Each year we talk with tech leaders about the biggest problems they’ll face in the near future, and we’re starting to see some subtle and not-so-subtle shifts from the worries of 2018.
Data overload, a major concern 12 months ago, has evolved as new data-hungry tools and AI help make sense of data and drive business decisions. This year CIOs say they’re more concerned with how to protect that data, as organizations grapple with new privacy regulations.
As the economy continues to improve, CIOs are less hampered in 2019 by tightening budgets. And worries about moving to the cloud are less of an issue, since many companies have already made the jump. Executives put more emphasis now on securing their cloud-based assets across multiple cloud environments.
Read on to see what experts from the C-suite, recruiters, and those in the trenches say are today’s top-of-mind concerns — and how to deal with them.
1. New security threats
Headline-grabbing recent events may spark surprising new security threats, says Rick Grinnell, founder and managing partner of Glasswing Ventures.
“The government shutdown helped contribute to a great cyber threat to the U.S. government, critical infrastructure and other public and private organizations,” Grinnell says. “With the shutdown, many of the security professionals watching for threats at a national level were not on duty, creating a bigger hole for attackers. Time will tell if a month of lowered defenses will have deeper repercussions in 2019 and beyond.”
Tech leaders are also gearing-up for next-generation, AI-driven cyber attacks.
“Security professionals must be extra vigilant with detection and training against these threats,” says John Samuel, CIO at CGS. “This year, companies will need to introduce AI-based protection systems to be able to contain any such attacks introduced by this next-gen tech.”
Grinnell says AI wasn’t a factor in the most notable attacks of the last year, but he expects that to change.
“I believe 2019 will bring the first of many AI-driven attacks on U.S. companies, critical infrastructure and government agencies,” he says. “Let’s hope I’m wrong.”
2. Data protection
Forward-thinking organizations are now implementing privacy by design in their products, but making sure those efforts meet GDPR standards is an ongoing concern. Google, for example, just saw a record fine by French regulators over how the company collects data.
“U.S. businesses will need to consider a GDPR-type policy to protect citizens even before any regulations are enacted,” Samuel says. “Ultimately, there must be international guidelines to ensure customer privacy and protection on a global scale to allow for easier compliance.”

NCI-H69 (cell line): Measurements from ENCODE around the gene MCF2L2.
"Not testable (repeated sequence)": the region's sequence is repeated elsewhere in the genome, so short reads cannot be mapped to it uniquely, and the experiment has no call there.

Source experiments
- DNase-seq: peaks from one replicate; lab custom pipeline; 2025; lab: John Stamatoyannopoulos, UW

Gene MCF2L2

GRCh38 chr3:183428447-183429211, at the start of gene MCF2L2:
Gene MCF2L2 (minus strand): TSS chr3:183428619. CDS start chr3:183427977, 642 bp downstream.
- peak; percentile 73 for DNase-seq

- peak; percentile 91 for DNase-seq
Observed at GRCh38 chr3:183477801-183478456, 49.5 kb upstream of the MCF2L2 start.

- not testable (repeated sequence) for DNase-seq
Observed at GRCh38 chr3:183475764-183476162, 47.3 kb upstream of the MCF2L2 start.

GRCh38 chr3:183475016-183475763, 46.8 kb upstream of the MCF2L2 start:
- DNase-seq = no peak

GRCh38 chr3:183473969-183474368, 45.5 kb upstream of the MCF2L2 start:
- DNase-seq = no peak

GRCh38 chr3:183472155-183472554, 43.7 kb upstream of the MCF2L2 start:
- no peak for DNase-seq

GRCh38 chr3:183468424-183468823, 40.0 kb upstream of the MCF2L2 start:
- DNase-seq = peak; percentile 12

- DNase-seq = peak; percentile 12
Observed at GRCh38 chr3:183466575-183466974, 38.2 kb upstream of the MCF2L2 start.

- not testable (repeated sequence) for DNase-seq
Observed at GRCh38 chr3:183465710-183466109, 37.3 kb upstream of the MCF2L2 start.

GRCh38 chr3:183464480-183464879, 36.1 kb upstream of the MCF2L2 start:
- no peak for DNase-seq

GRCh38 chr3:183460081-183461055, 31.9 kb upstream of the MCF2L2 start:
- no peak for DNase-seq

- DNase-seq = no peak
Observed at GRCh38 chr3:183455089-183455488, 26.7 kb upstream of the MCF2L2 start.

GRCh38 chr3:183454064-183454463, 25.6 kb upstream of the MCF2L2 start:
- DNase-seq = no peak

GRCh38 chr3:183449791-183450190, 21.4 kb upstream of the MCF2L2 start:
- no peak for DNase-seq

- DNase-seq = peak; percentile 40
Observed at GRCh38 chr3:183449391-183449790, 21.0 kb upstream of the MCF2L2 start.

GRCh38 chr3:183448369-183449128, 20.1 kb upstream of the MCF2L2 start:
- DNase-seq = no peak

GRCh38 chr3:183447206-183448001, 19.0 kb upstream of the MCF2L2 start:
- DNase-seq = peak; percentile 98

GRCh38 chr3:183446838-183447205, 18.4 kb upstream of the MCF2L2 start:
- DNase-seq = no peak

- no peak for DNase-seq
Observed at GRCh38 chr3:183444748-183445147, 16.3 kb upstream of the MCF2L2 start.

Jacob Ansari, senior manager of Schellman and Co., says IoT security got a lot of attention last year, but it led to little practical change in the industry.
“The makers of IoT devices still use vulnerable software components, poor network and communication security, and are unable to supply software updates in the field,” says Ansari. “They’re still making essentially all of the mistakes everyone else made in the late 1990s and early 2000s. Oh, and your voice-activated home device is spying on you and the company that makes it will give your data to the wrong person by accident with little oversight or accountability. This also suggests that better data privacy legislation — at least in the U.S. — is a potentially hot topic for 2019, particularly in light of the events of recent elections. Nobody loved implementing GDPR in Europe, but its protections for ordinary people are decent.”
3. Skills gap
More than one of our sources mentioned the much-discussed skills gap in IT, but with a twist — some tech leaders now see the problem more self-inflicted than intractable.
“If you’re only looking at college graduates with computer science or electrical engineering degrees from the top ten universities in the U.S. then yes, there are hardly any candidates, and most of them are going off to the five largest employers,” says Tod Beardsley, director of research at Rapid7. “But the potential talent pool is so, so much larger than this, and companies would do well to explore this space a little more liberally.”
Sandra Toms, vice president and curator of the RSA Conference, says IT departments would help themselves by “plugging their skills gap with more diverse employees, and not just in terms of race and gender. Most IT hiring groups fail to look at diversity in life experiences, religion, backgrounds, sexual orientation, and education. Viewing diversity in a more holistic manner should open up a broader field of candidates and lead to higher levels of productivity.”
For a more in-depth look at the hiring market, see “IT skills gap: Facts vs. fictions.”
4. Multi-cloud security
When exploring new cloud-based services, CIOs now need to ask about security across multiple platforms, says Laurent Gil, security product strategy architect at Oracle Cloud Infrastructure.
“Traditionally, multi-cloud leads the enterprise to manage many different, often incompatible and inconsistent security systems,” Gil says. “We think that selecting cross-cloud, cloud-agnostic security platforms is now fundamental in ensuring consistency, and most importantly completeness of securing enterprise-wide assets regardless of where these assets are living.”
Find out the “7 secrets to a successful multi-cloud strategy.”
5. Innovation and digital transformation
Most companies will continue on the same path until they’re forced to do otherwise, says Merrick Olives, managing partner at cloud consulting firm Candid Partners.